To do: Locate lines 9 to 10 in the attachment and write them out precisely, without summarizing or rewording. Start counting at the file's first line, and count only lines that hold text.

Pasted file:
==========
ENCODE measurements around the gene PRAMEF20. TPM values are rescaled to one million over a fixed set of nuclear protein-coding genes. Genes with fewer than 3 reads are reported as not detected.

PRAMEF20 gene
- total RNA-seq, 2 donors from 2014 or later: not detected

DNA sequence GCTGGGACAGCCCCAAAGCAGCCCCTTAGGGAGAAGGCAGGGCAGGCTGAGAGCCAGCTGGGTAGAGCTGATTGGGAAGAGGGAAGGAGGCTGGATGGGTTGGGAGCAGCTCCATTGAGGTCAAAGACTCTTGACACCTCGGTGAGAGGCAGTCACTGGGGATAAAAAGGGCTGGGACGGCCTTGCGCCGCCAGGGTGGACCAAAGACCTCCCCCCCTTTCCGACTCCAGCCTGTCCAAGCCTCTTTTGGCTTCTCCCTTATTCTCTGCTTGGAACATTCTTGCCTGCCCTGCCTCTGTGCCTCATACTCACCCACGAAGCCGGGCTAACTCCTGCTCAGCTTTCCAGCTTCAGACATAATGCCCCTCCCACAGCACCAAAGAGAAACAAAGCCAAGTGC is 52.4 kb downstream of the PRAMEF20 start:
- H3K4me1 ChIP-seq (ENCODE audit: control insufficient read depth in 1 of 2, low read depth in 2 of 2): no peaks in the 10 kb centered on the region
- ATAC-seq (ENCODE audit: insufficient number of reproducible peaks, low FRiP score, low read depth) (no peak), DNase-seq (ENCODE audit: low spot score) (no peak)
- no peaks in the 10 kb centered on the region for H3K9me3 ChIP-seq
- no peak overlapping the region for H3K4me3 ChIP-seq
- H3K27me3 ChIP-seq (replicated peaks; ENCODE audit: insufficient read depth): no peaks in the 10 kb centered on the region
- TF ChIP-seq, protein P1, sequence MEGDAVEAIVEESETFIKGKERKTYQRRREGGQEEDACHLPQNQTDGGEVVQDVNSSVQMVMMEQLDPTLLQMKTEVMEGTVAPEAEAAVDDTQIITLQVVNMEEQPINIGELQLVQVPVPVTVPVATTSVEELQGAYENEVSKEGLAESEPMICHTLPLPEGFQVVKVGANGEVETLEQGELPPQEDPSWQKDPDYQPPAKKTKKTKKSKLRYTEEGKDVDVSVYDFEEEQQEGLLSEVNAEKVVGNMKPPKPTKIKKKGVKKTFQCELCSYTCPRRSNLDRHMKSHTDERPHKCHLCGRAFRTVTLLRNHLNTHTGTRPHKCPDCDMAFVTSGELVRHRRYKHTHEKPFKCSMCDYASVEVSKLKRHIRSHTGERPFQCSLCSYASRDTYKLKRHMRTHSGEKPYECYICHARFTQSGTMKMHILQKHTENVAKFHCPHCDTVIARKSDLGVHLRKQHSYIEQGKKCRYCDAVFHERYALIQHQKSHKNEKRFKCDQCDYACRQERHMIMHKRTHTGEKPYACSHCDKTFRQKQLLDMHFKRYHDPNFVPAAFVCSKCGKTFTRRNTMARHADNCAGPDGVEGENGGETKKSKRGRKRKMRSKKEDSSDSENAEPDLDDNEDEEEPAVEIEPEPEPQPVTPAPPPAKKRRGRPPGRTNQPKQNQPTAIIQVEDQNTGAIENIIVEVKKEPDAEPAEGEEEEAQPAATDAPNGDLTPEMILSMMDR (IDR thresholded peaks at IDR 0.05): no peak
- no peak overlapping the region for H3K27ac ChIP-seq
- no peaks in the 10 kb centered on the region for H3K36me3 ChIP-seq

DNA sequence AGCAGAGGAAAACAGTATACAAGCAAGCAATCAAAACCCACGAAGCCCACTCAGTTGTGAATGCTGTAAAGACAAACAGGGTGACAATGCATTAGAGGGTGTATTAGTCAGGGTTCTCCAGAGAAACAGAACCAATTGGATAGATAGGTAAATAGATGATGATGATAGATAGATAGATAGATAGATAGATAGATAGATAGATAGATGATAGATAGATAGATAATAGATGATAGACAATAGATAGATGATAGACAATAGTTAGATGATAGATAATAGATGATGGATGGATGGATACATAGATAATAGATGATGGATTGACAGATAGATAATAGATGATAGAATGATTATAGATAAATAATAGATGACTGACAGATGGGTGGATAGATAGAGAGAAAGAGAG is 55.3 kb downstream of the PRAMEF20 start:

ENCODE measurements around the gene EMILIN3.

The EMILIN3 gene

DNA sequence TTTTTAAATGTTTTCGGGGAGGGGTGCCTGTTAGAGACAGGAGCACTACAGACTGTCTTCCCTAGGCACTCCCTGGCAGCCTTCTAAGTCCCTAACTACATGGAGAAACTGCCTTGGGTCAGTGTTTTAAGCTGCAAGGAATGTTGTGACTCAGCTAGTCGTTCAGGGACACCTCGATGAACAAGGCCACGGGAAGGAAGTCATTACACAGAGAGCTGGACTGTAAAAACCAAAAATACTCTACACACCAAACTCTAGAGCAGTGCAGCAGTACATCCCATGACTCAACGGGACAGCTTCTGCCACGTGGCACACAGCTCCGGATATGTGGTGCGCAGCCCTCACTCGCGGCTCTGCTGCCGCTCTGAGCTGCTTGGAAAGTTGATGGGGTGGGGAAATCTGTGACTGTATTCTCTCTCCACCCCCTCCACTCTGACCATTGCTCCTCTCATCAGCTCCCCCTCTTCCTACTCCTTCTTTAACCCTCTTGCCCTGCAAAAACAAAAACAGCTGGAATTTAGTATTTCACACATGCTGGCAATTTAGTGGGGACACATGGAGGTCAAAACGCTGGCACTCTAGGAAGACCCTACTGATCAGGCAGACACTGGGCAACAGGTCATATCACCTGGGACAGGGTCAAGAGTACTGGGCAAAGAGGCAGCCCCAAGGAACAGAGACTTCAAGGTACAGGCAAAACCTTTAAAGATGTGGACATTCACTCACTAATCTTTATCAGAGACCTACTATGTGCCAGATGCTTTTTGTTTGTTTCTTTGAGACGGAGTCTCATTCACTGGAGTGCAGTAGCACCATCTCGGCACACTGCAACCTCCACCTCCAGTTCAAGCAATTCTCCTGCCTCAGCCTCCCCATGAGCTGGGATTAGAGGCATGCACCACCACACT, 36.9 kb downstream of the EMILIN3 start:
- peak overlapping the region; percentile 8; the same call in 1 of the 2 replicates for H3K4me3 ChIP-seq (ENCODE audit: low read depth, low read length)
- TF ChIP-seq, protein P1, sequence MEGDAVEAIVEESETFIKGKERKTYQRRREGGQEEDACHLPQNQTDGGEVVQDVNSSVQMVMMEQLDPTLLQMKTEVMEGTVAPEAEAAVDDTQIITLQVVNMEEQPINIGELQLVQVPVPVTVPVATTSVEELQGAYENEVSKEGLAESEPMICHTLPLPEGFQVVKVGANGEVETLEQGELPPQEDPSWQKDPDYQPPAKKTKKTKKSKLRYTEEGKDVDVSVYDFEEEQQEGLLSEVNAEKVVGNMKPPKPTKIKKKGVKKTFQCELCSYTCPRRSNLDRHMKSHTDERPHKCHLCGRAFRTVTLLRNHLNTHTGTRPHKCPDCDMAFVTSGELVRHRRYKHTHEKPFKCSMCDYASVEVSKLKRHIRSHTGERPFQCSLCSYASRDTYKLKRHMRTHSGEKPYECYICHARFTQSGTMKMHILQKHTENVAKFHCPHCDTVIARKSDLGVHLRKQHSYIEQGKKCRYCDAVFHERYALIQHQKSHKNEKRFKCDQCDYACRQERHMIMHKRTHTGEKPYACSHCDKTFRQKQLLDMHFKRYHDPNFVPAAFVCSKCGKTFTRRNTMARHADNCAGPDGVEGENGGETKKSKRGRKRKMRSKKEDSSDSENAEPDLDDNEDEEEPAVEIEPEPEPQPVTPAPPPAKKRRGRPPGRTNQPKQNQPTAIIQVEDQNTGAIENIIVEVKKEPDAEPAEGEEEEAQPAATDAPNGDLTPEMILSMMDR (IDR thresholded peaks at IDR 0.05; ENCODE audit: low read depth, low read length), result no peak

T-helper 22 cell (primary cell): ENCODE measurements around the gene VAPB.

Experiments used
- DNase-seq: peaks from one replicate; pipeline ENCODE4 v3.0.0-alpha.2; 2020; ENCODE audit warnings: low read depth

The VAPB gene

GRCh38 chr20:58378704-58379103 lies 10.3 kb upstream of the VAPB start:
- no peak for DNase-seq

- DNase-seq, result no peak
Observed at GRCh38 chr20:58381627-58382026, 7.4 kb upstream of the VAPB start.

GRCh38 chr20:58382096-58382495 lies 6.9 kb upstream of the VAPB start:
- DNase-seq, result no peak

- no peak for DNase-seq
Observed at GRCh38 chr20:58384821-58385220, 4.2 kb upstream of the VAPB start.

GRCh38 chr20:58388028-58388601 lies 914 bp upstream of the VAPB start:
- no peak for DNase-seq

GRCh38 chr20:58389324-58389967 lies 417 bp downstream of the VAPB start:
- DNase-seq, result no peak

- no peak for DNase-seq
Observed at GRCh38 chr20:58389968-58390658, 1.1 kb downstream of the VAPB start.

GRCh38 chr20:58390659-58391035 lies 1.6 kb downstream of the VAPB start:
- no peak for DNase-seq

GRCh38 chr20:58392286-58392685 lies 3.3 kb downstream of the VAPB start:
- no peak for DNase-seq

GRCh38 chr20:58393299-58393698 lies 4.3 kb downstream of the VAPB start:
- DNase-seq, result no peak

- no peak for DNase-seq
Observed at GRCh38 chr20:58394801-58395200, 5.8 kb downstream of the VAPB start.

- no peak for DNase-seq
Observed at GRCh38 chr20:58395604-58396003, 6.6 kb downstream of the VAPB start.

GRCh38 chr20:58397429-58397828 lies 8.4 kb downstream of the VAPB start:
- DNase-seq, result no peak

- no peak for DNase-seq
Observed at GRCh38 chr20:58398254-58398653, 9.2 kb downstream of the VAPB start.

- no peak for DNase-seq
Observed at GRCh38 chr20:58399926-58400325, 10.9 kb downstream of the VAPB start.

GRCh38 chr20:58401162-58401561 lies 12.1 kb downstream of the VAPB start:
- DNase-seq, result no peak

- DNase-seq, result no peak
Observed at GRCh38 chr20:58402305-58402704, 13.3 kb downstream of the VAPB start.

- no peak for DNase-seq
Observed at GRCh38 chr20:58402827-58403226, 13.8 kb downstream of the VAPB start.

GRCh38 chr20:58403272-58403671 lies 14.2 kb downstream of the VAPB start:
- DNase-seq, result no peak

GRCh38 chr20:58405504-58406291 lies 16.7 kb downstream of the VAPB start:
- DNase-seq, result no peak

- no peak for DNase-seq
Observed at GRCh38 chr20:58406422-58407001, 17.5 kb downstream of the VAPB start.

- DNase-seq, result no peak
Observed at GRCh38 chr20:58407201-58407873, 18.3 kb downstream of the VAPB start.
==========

- H3K27me3 ChIP-seq (replicated peaks; ENCODE audit: insufficient read depth): no peaks in the 10 kb centered on the region
- TF ChIP-seq, protein P1, sequence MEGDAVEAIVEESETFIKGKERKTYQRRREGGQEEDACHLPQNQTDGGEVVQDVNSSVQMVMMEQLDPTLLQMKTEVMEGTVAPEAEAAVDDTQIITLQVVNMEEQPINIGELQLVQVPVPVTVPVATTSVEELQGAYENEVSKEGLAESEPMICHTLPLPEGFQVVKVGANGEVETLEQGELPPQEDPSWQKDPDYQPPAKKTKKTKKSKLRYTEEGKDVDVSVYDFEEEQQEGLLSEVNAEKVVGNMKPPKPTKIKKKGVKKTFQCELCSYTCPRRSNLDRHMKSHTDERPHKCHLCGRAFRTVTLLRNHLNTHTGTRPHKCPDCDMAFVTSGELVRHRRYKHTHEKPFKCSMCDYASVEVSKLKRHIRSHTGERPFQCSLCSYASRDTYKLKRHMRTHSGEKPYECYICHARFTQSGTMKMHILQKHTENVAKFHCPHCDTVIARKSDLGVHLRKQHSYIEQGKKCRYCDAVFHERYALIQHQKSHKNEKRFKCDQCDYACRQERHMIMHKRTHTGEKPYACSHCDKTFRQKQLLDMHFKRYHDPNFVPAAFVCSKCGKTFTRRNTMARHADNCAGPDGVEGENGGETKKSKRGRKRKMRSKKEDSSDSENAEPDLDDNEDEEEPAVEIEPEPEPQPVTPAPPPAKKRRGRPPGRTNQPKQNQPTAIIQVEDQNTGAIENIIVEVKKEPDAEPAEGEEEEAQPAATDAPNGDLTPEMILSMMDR (IDR thresholded peaks at IDR 0.05): no peak